A menu was provided to our kids as well. That way if they finished their portfolio and were waiting to conference, or if they already had their conference, there was no question about what they could and should be doing. They worked off the menu, stayed engaged in the content, and for some, had a little time to explore further.

How do students get help if you’re in a conference?

I have a very strict rule about conferencing of any kind—you absolutely cannot interrupt. Okay, you can, but only in a few scenarios. I have a goofy little poster in my room that outlines them:

  • You (not someone else, only you) are on fire
  • The classroom is flooding: knee level water constitutes a flood; anything below the knee does not warrant an interruption
  • A spider is ON my person (My crippling fear of spiders is well known around the school as I often have to ask for help removing them from my classroom)
  • There is a tornado that has somehow escaped my notice
  • Aliens are invading the classroom and we must welcome them to our planet
  • Harry Potter has entered the room, and I must immediately be warned so I can go fangirl over him
Student experts & their class periods.

Conferences between myself and my students are sacred time, whether they’re grading or writing or what have you, and they are honored as such. But if a student has a pressing question or needs help understanding something, they still need to be able to get it. So we have a couple options.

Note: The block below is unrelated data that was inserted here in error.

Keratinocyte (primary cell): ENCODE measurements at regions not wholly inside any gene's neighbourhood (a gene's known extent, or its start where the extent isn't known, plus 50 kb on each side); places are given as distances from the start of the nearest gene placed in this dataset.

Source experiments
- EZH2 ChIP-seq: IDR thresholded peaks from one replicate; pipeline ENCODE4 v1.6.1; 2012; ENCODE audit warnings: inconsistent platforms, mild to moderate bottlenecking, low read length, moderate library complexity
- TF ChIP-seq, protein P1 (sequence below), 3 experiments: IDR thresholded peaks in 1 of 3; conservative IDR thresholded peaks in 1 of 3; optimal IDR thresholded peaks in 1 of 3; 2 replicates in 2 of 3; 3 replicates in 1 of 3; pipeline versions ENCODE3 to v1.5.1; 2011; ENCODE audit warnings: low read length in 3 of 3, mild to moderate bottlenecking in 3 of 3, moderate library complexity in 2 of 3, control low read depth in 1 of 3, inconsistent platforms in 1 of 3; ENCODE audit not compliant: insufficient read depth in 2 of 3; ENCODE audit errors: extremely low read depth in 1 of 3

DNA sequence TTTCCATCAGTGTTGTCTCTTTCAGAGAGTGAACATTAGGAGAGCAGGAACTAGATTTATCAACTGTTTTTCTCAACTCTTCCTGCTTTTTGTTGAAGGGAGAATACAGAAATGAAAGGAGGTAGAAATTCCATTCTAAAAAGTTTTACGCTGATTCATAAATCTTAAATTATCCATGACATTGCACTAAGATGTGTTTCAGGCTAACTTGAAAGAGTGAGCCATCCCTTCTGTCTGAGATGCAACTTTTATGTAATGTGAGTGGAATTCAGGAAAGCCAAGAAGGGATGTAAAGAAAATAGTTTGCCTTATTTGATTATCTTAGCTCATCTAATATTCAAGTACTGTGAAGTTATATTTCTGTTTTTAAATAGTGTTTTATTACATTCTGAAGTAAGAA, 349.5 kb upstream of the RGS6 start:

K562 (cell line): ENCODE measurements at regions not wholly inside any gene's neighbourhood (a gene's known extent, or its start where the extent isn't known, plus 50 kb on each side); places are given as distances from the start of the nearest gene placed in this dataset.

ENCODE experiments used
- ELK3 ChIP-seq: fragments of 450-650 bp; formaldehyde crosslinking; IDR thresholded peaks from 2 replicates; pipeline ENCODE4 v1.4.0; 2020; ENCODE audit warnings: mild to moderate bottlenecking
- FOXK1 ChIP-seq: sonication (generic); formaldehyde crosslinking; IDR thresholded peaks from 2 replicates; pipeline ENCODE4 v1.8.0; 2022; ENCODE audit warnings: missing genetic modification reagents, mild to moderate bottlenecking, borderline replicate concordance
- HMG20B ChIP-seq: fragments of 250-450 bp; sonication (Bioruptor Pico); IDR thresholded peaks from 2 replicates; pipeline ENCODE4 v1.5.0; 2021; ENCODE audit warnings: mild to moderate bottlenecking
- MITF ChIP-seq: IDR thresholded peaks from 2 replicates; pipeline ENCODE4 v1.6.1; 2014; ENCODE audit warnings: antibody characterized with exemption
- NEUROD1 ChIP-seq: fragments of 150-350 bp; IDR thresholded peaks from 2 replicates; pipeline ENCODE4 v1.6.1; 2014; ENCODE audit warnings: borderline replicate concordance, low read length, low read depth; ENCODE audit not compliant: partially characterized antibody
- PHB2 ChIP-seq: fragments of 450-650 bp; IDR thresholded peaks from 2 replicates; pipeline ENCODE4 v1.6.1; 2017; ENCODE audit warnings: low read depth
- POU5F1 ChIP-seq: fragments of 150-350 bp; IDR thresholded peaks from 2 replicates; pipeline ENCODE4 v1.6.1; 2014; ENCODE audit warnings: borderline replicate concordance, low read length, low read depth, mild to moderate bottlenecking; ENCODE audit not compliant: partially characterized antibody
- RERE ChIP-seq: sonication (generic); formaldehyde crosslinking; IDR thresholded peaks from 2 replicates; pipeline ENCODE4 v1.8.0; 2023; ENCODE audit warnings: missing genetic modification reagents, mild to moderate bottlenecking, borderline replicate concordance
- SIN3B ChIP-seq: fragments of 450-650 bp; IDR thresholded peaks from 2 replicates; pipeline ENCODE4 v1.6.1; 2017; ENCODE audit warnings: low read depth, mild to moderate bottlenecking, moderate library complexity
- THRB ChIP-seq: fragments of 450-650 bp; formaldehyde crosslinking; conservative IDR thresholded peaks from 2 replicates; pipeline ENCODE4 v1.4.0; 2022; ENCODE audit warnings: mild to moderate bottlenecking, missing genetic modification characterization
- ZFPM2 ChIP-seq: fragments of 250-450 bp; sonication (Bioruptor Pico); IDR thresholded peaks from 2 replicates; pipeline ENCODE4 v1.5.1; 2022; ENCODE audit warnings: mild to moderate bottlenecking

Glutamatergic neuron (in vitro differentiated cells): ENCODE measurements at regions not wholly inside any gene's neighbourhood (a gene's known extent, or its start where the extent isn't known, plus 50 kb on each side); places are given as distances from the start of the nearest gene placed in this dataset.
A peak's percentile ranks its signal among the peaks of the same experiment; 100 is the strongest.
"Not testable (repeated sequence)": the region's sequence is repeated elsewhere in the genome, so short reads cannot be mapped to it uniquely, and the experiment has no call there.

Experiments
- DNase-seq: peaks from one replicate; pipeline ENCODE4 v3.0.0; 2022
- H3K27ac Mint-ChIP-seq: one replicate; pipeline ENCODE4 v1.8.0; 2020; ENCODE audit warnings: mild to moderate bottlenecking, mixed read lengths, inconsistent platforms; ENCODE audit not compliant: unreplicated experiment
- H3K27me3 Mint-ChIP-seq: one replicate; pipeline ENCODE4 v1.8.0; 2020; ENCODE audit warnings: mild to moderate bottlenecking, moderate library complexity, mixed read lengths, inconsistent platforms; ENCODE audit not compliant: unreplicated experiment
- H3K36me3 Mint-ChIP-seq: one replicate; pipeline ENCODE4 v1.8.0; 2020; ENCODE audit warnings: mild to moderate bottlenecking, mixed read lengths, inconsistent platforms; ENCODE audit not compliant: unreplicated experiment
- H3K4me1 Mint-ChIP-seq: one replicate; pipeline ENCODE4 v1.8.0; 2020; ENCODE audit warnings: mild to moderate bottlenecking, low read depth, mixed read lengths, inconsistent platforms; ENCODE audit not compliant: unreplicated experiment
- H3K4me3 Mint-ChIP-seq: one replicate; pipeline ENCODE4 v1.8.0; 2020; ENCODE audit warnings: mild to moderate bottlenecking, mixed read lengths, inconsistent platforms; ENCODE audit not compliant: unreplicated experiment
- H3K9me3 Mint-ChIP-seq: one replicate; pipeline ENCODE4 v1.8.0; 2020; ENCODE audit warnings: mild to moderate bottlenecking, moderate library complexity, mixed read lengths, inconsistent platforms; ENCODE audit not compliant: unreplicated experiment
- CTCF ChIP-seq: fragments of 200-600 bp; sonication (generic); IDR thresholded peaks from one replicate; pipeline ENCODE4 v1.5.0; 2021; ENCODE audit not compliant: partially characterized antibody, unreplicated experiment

First are student experts. I have students sign up on my whiteboard for topics (based off the target standards) that they would be comfortable explaining to other students. I verify that they have already reached proficiency/mastery of the standard, and they are available if a peer needs help. Second, my partner and I have created a resource library. It’s full of videos, examples, extra practice, and further lessons on the standards we covered. Students all have access and can easily pop in for additional guidance. If neither work, they can wait until I’m between conferences to ask for help.

What do you do in a grading conference?

This is my favorite part. When students come to conference, they bring their portfolio as evidence of their learning. They are provided with this sheet early on in the year, and we go over it several times. They also bring it to their conference as a basis for our conversation.

We start by going through each of the standards, and the student tells me where they are at in their learning with that particular target. Have they met it? Do they understand it? What is still confusing them? How did they get to that level of understanding?

The discussion is powerful, and the kids do a great job of articulating their progress. My favorite part of this structure was the legitimate ownership of their learning process I saw them taking in this particular conversation. Not only did they recognize that it was truly theirs, but they were able to speak to it eloquently as well. We even had a couple students who went above and beyond, creating Google slides presentations outlining their growth and understanding.

After going through each standard, I ask the students where they believe their grade should be for the quarter. We look specifically at this chart: